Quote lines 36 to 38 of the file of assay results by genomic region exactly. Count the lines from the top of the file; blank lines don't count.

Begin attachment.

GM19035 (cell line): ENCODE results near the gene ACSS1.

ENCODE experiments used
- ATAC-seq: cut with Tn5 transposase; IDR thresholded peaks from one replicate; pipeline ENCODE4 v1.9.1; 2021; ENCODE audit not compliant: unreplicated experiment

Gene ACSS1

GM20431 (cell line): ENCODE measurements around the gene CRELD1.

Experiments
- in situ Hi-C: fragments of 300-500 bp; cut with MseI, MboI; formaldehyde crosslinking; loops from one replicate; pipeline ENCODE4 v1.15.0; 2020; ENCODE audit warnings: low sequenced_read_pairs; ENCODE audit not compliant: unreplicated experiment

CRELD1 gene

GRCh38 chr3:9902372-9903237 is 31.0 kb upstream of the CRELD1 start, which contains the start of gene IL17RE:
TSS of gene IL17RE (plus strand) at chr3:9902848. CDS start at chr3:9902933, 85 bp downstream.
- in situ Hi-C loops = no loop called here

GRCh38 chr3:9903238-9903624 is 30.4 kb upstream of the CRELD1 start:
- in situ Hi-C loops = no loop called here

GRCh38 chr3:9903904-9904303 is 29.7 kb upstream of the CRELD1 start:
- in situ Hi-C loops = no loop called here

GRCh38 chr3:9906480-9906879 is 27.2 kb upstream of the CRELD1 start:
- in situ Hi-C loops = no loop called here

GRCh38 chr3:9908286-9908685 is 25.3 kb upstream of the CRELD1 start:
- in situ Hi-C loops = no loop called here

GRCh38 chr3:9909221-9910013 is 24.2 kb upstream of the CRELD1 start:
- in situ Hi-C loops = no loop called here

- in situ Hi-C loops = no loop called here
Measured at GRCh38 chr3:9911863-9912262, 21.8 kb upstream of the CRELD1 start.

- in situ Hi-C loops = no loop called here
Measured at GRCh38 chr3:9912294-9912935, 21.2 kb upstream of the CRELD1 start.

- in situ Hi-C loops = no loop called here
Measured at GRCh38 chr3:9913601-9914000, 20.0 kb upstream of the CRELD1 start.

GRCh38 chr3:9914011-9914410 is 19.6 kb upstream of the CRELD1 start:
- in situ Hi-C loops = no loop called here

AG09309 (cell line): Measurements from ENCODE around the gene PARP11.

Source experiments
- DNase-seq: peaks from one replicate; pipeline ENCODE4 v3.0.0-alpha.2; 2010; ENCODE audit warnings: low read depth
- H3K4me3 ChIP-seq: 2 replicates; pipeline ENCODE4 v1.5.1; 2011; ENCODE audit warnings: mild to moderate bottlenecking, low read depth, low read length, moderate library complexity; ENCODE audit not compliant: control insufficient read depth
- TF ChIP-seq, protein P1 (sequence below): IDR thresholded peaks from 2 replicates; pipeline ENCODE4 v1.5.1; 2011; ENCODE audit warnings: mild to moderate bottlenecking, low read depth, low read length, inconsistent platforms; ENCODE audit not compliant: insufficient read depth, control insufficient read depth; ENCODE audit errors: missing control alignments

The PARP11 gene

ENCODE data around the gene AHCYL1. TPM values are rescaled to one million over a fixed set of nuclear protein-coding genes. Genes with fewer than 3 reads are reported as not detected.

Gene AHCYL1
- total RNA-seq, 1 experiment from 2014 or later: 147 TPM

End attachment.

ENCODE data around the gene AHCYL1. TPM values are rescaled to one million over a fixed set of nuclear protein-coding genes. Genes with fewer than 3 reads are reported as not detected.

Gene AHCYL1
- total RNA-seq, 1 experiment from 2014 or later: 147 TPM